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Publication numberUS6815916 B2
Publication typeGrant
Application numberUS 10/123,280
Publication dateNov 9, 2004
Filing dateApr 17, 2002
Priority dateApr 17, 2002
Fee statusLapsed
Also published asDE20206855U1, US20030198464
Publication number10123280, 123280, US 6815916 B2, US 6815916B2, US-B2-6815916, US6815916 B2, US6815916B2
InventorsAlex Horng, Ying-Ya Lu, Ming-Shen Wang
Original AssigneeSunonwealth Electric Machine Industry Co., Ltd.
Export CitationBiBTeX, EndNote, RefMan
External Links: USPTO, USPTO Assignment, Espacenet
Speed-control drive circuit for a D.C. brushless fan motor
US 6815916 B2
Abstract
A speed-control drive circuit for a D.C. brushless fan motor includes a pulse width modulation input end for receiving an external pulse width modulation signal for controlling (and changing) the motor speed, and a motor winding drive circuit. The motor winding drive circuit and the pulse width modulation input end are connected to a set of motor windings. The pulse width modulation signal controls the motor winding drive circuit to cause excitation/unexcitation of the set of motor windings and to alternately changes a direction of current such that the set of motor windings adjusts a speed of the fan motor in response to excitation of the set of motor windings responsive to the pulse width modulation signal. The speed of the fan motor increases when an operational period of the pulse width modulation signal increases, and the speed of the fan motor decreases when the operational period of the pulse width modulation signal decreases.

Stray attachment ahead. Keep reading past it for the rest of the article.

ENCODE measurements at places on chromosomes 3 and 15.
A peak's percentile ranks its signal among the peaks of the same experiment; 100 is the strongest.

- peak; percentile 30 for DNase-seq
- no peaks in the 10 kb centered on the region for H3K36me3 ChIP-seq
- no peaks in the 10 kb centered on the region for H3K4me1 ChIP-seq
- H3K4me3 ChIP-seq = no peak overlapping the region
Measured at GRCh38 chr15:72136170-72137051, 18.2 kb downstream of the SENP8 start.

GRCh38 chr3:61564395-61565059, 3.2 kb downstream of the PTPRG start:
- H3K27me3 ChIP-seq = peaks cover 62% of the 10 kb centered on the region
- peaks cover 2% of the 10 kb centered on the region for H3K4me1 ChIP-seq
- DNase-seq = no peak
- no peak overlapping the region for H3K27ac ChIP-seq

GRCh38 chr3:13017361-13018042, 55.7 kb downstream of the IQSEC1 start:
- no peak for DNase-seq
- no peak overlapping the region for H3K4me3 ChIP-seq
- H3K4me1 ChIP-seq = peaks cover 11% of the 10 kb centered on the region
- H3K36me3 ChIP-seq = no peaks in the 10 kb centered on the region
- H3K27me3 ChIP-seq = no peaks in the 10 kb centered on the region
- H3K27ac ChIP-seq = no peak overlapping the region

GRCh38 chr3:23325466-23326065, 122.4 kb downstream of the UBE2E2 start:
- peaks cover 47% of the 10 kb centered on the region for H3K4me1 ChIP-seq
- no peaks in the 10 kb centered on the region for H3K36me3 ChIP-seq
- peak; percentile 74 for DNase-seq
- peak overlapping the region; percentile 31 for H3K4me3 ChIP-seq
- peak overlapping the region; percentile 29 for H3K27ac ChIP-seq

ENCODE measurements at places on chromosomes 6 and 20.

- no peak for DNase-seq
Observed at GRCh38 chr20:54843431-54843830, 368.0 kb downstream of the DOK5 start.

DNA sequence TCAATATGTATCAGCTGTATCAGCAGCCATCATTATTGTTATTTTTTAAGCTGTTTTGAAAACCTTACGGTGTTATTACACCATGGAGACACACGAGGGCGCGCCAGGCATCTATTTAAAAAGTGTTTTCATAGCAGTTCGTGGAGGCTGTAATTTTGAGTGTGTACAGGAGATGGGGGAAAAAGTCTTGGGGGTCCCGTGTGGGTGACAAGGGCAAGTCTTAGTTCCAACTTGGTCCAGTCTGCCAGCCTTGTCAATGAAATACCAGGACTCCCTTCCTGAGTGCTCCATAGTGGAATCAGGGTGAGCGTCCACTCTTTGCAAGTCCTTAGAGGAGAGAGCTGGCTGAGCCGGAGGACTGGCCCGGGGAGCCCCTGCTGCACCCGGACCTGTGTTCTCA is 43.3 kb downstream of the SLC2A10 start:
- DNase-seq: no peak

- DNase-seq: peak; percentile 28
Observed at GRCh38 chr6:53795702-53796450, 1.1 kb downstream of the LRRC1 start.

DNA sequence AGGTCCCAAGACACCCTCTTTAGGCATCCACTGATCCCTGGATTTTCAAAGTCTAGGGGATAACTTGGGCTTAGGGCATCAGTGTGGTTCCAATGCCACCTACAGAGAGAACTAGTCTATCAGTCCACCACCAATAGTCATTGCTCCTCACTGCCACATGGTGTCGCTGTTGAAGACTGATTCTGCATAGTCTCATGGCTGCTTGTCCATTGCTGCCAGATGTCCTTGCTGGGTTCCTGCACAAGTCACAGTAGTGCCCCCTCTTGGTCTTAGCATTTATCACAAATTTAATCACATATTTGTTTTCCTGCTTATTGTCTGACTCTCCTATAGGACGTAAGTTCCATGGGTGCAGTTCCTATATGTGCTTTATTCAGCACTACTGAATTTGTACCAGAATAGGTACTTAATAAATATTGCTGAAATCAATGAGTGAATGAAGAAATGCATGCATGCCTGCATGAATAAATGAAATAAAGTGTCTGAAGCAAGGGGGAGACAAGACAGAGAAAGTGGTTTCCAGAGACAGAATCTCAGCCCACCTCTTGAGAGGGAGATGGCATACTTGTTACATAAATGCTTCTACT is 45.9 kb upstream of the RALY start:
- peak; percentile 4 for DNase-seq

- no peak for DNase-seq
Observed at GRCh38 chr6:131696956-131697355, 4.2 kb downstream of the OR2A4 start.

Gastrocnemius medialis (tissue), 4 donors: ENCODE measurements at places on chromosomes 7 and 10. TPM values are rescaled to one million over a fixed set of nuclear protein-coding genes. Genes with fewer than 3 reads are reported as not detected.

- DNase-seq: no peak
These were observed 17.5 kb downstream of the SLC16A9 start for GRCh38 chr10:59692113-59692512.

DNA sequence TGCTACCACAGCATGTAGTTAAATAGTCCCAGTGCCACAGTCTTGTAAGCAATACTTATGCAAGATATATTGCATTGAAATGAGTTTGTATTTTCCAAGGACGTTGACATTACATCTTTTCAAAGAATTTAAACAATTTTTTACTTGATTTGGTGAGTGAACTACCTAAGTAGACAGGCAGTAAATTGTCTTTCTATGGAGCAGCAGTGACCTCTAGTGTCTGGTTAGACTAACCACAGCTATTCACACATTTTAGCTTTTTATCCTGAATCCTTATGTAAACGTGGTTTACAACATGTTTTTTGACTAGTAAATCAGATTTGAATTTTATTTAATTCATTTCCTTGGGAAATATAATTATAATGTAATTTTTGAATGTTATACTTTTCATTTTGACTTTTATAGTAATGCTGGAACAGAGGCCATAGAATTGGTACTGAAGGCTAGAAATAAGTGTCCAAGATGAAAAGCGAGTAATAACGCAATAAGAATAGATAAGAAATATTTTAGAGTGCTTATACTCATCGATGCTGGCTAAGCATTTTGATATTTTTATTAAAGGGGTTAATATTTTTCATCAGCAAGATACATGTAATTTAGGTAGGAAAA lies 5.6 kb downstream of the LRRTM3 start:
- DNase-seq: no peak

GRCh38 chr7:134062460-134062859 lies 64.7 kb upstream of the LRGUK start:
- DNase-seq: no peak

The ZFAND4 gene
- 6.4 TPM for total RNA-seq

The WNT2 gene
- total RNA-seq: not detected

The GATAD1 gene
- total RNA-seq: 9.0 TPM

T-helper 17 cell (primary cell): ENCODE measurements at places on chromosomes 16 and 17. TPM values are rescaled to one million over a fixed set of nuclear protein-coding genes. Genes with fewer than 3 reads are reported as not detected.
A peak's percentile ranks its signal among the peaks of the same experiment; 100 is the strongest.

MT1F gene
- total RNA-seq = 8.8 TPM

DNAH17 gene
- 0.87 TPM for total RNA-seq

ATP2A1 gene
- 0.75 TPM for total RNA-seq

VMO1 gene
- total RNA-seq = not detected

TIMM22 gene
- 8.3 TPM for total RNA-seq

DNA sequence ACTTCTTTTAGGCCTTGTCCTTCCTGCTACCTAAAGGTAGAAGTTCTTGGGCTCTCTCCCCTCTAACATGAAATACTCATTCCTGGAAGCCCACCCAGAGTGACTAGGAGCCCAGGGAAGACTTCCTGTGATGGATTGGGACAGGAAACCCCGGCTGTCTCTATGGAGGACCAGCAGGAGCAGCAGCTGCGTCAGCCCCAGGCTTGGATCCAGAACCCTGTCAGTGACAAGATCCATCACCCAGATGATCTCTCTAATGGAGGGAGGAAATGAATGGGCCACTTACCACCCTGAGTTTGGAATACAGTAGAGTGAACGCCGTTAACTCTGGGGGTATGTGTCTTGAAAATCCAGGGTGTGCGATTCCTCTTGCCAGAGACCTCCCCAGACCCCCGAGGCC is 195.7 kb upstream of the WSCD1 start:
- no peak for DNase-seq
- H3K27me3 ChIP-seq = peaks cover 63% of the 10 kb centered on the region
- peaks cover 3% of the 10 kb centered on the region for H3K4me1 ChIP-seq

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Claims(2)
What is claimed is:
1. A D.C. brushless fan motor having a speed-control drive circuit for two sets of motor windings, said speed-control drive circuit comprising: